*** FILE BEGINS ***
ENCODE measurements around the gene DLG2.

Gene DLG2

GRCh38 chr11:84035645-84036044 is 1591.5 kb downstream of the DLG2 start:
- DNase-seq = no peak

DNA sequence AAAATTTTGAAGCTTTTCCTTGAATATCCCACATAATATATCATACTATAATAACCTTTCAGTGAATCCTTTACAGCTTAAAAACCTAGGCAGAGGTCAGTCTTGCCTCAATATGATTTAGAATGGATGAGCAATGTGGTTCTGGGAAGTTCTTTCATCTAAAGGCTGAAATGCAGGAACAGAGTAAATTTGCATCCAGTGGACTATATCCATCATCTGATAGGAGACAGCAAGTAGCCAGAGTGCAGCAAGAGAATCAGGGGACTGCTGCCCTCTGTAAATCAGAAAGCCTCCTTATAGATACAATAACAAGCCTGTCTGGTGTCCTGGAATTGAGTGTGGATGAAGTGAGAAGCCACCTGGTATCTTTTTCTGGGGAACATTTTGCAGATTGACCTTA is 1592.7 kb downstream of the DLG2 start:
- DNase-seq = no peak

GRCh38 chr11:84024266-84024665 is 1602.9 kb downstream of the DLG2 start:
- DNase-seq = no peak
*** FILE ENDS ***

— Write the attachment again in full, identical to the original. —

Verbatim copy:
ENCODE measurements around the gene DLG2.

Gene DLG2

GRCh38 chr11:84035645-84036044 is 1591.5 kb downstream of the DLG2 start:
- DNase-seq = no peak

DNA sequence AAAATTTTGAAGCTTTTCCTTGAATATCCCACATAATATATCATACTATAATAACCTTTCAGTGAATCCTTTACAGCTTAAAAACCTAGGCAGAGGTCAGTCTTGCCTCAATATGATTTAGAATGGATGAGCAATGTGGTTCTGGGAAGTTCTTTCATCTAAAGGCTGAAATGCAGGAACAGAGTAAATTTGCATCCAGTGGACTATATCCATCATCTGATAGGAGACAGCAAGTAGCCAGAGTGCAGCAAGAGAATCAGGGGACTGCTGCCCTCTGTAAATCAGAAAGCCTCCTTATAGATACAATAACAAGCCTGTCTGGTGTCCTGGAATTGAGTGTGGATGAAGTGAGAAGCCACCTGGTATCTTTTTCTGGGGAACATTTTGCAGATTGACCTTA is 1592.7 kb downstream of the DLG2 start:
- DNase-seq = no peak

GRCh38 chr11:84024266-84024665 is 1602.9 kb downstream of the DLG2 start:
- DNase-seq = no peak